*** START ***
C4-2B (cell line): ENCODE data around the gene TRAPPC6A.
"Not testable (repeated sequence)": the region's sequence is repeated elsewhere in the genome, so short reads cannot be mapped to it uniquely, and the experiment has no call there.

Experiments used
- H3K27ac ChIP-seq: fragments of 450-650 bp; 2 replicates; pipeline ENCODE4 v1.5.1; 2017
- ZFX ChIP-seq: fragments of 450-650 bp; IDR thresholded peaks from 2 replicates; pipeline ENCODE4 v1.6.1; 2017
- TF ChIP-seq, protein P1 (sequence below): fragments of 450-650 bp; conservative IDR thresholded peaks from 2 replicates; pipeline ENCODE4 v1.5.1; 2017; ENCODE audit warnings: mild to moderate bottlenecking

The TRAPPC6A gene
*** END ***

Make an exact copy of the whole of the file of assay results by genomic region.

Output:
C4-2B (cell line): ENCODE data around the gene TRAPPC6A.
"Not testable (repeated sequence)": the region's sequence is repeated elsewhere in the genome, so short reads cannot be mapped to it uniquely, and the experiment has no call there.

Experiments used
- H3K27ac ChIP-seq: fragments of 450-650 bp; 2 replicates; pipeline ENCODE4 v1.5.1; 2017
- ZFX ChIP-seq: fragments of 450-650 bp; IDR thresholded peaks from 2 replicates; pipeline ENCODE4 v1.6.1; 2017
- TF ChIP-seq, protein P1 (sequence below): fragments of 450-650 bp; conservative IDR thresholded peaks from 2 replicates; pipeline ENCODE4 v1.5.1; 2017; ENCODE audit warnings: mild to moderate bottlenecking

The TRAPPC6A gene